Use this mock-up template to create high-quality mock-ups of your booklet or magazine designs for use in your portfolio or a client presentation — without having to have access to the printed piece or photography equipment.
Background on how I began to create my own templates.
Last year, as I began looking for good mock-up templates to display many of my print pieces, I very quickly came to the conclusion that it would be easier to just start creating my own mock-ups from scratch. I’m not sure why I decided that, exactly, but I’m kind of glad I did. While it was labor-intensive at first, it’s proved to make it a lot easier to add things to my portfolio as I finish them.
Problem was, I created them all at 72dpi at relatively small sizes since I only ever intended to use them in an online setting.
The more I thought about it, the more I realized that these mock-ups could be great for printed portfolios as well, or even client presentations. So, I’ve been revisiting the mock-ups I created last year and updating them to be high-resolution and easy to update.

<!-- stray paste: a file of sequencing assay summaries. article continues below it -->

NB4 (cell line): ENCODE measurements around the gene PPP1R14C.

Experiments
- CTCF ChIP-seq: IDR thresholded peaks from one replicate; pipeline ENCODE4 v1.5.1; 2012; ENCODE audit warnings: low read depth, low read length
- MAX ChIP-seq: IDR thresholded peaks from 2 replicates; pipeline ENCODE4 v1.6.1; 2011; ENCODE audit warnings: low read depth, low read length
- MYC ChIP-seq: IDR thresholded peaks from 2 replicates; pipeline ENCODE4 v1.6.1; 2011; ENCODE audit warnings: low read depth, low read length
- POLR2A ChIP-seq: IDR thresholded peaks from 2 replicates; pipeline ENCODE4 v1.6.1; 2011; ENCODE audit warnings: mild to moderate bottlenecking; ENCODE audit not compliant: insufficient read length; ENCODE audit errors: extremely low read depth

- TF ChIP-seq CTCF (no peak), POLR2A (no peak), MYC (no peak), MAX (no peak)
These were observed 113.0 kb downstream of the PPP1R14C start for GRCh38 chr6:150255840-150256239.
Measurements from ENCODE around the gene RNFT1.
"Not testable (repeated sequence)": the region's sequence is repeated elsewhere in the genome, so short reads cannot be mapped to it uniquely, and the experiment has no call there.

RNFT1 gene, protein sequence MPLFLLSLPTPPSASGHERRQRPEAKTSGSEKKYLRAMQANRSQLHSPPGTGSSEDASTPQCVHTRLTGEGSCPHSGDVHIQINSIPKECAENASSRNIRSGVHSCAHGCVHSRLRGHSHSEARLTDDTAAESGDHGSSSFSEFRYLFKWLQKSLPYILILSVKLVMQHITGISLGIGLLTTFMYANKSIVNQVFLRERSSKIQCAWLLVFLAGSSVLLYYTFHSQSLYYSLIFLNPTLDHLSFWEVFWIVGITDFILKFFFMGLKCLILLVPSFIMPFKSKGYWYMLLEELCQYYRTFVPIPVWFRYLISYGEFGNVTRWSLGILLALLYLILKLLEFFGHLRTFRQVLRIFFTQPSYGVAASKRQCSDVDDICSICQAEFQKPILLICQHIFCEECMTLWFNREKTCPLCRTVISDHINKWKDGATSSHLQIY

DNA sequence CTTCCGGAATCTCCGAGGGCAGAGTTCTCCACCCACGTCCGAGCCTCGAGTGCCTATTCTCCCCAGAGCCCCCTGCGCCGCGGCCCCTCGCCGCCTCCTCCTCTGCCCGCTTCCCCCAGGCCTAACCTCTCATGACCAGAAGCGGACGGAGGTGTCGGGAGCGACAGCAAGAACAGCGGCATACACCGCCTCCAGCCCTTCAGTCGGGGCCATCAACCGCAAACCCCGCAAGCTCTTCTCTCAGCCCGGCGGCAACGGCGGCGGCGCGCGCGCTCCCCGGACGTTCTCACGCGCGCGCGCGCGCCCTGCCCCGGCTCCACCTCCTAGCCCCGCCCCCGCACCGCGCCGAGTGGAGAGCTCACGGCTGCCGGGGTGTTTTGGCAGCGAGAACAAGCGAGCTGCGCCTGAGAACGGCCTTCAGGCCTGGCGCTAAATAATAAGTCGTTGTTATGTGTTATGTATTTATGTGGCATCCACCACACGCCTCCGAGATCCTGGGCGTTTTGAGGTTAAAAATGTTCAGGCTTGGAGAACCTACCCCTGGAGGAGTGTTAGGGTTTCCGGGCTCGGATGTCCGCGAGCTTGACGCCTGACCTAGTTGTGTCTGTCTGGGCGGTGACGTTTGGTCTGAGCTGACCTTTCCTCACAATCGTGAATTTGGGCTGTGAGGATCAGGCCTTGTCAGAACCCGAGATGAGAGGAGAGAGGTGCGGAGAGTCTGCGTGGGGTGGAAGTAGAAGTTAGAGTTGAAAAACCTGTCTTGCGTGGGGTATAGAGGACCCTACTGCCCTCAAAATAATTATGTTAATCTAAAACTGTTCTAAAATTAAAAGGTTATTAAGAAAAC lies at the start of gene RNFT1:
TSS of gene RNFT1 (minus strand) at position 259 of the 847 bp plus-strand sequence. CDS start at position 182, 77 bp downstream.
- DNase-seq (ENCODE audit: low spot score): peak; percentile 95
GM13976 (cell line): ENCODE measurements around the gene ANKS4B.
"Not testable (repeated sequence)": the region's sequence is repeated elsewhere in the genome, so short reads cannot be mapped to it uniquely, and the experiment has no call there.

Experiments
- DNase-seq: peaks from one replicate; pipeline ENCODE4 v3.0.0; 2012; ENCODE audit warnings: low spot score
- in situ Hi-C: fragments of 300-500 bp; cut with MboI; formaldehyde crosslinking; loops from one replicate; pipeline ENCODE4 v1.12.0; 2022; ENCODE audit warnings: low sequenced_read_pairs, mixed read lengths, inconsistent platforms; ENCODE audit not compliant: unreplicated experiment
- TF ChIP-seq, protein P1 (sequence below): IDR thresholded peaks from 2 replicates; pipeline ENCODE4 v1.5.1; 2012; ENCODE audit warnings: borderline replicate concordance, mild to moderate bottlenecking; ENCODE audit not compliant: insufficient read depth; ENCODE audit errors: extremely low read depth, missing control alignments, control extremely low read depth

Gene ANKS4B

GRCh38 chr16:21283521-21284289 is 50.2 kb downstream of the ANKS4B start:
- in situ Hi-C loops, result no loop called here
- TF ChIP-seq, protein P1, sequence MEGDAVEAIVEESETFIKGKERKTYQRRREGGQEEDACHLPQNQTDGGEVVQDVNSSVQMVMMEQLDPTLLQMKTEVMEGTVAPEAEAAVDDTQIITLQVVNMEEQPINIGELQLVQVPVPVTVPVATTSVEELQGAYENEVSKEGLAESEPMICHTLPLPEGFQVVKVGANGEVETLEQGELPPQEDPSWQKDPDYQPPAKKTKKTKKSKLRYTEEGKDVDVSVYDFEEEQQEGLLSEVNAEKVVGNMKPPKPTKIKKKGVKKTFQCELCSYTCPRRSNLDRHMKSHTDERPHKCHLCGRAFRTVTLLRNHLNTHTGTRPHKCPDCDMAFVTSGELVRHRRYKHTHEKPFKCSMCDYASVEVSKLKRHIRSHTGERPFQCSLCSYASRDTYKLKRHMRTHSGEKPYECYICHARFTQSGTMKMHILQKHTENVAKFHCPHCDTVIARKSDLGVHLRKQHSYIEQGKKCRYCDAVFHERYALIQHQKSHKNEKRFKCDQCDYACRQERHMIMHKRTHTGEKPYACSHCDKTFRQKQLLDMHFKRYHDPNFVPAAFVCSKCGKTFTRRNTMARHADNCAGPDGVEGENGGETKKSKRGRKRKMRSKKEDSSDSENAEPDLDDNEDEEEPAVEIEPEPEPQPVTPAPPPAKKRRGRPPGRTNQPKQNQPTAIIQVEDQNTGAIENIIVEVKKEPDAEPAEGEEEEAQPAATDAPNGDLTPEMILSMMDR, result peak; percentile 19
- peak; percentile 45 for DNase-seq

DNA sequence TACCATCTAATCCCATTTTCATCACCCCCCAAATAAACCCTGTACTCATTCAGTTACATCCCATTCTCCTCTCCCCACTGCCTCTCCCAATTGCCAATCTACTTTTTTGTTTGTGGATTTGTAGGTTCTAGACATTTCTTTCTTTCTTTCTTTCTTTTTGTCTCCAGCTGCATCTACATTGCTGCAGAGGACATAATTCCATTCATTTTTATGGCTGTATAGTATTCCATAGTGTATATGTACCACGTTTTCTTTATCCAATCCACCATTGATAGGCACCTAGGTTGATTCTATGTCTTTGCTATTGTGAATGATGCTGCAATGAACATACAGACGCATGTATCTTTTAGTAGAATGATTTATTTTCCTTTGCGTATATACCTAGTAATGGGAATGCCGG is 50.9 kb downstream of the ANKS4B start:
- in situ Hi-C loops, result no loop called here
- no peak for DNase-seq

How I created this mock-up template.
Using smart objects, I’ve created a high-resolution open booklet or magazine template (sized 8.5″ x 11″) that can display an interior spread and front cover. You can even remove the staples if you like (if, for instance, your publication was saddle-stitched or perfect-bound). All you have to do is paste your 300dpi 8.5″ x 11″ page into one of 6 specific smart objects, and you’re good to go for your portfolio or client presentation.
While I’ve locked the layers you shouldn’t need to adjust, you’re absolutely welcome to unlock and play to your heart’s content. Adjust gradients, remove pages if it’s a small publication, adjust shadows to accommodate specific lighting you have in mind – you name it, you can adjust it.
For the spread, there is a smart object each for the visible left and right pages, along with a smart object each for the pages beneath. So rather than having to copy and paste into several pages, you just copy and paste into the first smart object in the “other pages” folder. That way you’ll see all the masthead colors and textures throughout the pages beneath, adding depth and reality to your mockup.